Turn Blue review by The Black Keys

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  • Released: May 12, 2014
  • Sound: 9
  • Lyrics: 8
  • Overall Impression: 9
  • Reviewer's score: 8.7 Superb
  • Users' score: 6.3 (61 votes)
The Black Keys: Turn Blue

Sound — 9
The Black Keys forged their first albums based on heavy rock and blues, inspired by the likes of Isaac Hayes, the duo's raw sound on their albums "Attack and Release" and "Thickfreakness" gained them a specific following of avid listeners. As time went on the duo also did recording with Danger Mouse, who helped them on their albums "Brothers," "El Camino" and eventually "Turn Blue." As a band who started their journey with a distinctive blues rock sound "Turn Blue" is a whole new chapter in the story of the Keys, with a distinctive psychedelic sound and a hint of depression the album seems fitting following Auerbach's divorce precedings.

So is it good?

At first when hearing the album many devoted listeners felt almost betrayed by The Black Keys, the album was nothing like their previous releases with several less immediately gratifying hits. However "Weight of Love," "Bullet in the Brain" and "Fever" were still instant head bobbers. The real appreciation from the album comes with multiple listens and time. Once I accepted that "Turn Blue" wasn't another lively rock album I began listening to the instruments and was blown away. We hear not just a classic two man Black Keys but instead they are accompanied by bass, piano and even a lap steal guitar. The immersion of the album is incredible and the influences behind the production are easy to be heard.

Lastly the album cleverly ends on "Gotta Get Away," a much more familiar sound to Keys fans and a fitting end to uplift such a heavy album.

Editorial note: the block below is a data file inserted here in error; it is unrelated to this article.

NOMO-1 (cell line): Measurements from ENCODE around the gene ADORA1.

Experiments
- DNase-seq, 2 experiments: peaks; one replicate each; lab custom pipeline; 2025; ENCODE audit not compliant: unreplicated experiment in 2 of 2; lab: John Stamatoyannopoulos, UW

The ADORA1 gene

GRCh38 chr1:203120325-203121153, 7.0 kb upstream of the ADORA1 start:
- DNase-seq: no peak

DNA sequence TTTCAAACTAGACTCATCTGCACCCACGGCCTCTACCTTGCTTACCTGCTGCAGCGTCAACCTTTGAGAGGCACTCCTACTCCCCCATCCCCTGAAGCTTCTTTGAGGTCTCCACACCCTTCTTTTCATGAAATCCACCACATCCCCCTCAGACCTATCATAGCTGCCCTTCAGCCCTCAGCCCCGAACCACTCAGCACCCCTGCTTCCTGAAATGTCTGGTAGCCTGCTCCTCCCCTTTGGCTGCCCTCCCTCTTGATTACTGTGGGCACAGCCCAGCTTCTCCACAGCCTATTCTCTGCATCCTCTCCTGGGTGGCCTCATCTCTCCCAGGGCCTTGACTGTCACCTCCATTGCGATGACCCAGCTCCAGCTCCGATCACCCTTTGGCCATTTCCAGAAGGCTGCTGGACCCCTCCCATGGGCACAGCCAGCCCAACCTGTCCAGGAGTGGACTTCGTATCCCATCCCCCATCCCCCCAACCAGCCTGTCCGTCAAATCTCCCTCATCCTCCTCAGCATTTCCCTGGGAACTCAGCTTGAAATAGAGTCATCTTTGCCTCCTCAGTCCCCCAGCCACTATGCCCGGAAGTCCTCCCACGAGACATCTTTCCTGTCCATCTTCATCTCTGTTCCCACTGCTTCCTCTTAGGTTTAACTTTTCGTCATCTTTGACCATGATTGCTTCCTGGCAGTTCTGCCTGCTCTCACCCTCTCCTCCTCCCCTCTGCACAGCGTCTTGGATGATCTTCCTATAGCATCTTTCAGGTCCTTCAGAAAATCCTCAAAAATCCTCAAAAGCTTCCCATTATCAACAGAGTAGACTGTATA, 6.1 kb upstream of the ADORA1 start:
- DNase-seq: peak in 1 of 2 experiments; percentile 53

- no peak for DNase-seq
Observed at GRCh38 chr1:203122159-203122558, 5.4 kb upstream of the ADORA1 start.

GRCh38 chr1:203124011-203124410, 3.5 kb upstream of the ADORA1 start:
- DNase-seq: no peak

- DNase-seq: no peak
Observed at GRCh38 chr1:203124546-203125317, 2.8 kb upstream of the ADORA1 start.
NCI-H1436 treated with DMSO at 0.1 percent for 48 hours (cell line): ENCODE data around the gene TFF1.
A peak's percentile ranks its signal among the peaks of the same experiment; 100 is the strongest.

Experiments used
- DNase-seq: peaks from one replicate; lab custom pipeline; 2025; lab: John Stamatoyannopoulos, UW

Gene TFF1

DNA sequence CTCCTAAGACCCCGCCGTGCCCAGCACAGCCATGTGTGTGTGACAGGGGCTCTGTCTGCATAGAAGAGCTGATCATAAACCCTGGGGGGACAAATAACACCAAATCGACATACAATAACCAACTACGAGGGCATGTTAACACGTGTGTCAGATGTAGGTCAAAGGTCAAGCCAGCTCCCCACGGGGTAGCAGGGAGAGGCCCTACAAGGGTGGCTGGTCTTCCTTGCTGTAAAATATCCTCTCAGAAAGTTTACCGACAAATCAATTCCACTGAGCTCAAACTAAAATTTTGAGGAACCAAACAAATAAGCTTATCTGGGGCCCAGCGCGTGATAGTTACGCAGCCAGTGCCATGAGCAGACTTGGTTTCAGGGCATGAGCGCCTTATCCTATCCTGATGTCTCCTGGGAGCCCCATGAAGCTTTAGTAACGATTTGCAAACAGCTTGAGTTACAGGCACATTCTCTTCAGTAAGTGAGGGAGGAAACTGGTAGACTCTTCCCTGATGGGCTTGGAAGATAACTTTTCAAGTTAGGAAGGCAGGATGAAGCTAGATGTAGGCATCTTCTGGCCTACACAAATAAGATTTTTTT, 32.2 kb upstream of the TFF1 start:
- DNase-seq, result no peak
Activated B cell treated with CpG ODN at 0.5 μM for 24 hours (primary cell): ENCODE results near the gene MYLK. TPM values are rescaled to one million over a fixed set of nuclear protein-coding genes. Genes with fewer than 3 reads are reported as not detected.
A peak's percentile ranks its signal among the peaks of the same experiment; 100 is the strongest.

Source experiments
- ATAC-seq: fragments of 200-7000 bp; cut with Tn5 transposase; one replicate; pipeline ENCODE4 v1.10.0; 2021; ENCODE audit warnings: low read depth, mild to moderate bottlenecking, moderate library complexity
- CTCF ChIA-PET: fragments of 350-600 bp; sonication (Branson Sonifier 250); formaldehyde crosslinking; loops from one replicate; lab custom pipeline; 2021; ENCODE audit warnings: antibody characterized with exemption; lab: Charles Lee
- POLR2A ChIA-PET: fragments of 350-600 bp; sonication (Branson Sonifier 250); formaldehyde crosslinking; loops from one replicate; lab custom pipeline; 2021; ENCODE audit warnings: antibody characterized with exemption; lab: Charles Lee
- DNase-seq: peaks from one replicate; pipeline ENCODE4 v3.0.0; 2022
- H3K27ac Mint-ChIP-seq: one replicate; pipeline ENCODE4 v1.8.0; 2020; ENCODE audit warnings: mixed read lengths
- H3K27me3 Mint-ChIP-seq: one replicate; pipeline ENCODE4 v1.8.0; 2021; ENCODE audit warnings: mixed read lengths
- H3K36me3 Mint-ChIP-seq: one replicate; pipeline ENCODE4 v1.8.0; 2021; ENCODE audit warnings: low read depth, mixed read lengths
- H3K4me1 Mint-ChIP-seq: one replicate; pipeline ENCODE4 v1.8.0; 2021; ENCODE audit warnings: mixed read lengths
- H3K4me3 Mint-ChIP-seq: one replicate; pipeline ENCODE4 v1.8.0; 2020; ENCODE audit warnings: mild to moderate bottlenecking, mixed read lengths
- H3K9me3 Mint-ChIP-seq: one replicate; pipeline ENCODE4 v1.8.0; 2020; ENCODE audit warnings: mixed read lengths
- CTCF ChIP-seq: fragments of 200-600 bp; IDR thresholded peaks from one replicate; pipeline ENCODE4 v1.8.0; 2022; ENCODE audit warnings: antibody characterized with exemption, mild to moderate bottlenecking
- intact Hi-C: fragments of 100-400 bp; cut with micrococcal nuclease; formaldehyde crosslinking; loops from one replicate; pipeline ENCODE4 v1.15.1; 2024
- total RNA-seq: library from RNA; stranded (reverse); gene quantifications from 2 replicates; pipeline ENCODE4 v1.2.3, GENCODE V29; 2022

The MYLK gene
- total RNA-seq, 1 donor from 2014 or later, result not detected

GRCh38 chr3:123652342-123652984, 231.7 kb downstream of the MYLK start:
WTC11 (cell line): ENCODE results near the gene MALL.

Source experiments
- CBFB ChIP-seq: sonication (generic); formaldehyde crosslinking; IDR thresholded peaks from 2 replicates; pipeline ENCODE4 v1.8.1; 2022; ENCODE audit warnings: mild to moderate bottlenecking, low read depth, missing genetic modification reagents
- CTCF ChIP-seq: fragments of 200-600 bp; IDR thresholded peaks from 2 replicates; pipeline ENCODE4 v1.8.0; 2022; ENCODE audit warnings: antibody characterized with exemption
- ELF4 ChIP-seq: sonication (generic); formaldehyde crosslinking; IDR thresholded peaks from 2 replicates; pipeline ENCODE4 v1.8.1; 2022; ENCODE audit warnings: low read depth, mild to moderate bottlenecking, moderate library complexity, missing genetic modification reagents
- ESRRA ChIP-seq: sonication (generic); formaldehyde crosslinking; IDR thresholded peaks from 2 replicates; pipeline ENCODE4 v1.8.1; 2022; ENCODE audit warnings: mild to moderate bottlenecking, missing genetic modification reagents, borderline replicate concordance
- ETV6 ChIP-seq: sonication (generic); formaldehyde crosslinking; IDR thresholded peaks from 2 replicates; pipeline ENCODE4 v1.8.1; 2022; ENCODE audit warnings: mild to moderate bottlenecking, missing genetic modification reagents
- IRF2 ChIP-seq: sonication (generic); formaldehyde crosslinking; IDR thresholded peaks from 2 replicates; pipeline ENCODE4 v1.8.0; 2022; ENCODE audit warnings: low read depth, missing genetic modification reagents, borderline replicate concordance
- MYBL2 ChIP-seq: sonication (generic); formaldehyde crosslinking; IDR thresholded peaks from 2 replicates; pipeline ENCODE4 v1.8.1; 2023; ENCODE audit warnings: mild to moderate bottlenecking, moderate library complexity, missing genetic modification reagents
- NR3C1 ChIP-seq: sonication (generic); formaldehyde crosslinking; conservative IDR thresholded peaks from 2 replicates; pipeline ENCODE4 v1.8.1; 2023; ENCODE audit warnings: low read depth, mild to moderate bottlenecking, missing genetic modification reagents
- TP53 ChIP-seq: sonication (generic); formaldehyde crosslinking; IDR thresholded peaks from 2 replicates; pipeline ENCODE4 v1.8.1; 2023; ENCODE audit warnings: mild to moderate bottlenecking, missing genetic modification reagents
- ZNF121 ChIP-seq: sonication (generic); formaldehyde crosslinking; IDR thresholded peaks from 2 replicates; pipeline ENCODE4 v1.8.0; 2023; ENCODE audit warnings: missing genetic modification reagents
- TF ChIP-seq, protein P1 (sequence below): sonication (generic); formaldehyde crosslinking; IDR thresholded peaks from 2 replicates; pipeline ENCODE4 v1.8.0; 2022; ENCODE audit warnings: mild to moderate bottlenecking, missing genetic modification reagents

Lyrics — 8
As well as being a sufficient guitar player Auerbach is also well known for his vocal abilities. In Turn Blue Auerbach once again shows us how his voice helped set the band aside from the others.

The moody tone throughout the album can be compared to the likes of older songs such as "Too Afraid to Love You." Of course this tone also corresponds with the lyrics. Much of the lyrics centre around depression, divorce and perhaps love. The lyrics can be taken in many ways and although The Black Keys have written better it is easy to form an emotional connection to the words Auerbach feeds his listeners. The lyrics and music are very fitting for one another and help to make the album not just good but great.

Overall Impression — 9
Although being a whole new direction from their other albums "Turn Blue" is definitely an album I'd recommend listening to. Once you get past the initial changes and really start listening to the lyrics and instrumentation then you can begin to appreciate the album. With such hard hitting songs and meaningful lyrics it is hard to not form a bond with the album and appreciate The Black Keys more than memorable attempt at going in a new direction.

You'll start to find that your instant favourites begin to be swapped out for the songs you can't help but love the words to. A beautiful album which I would definitely buy again if I lost it.

1 comment sorted by best / new / date

    Brothers is a masterpiece, to me. One of my favorite albums. I think El Camino was a great follow up, it's an easy album to drive to, feels like any song could be a hit. Turn Blue worried me, Fever is just so bad. Then I heard Turn Blue. I loved it. Bought the album... I was disappointed overall. Many of the choruses sound alike,and the riffs are similar, but just different enough not to sound like a concept or motif for the album. The Arcs is a return to Brothers form for Dan Auerbach.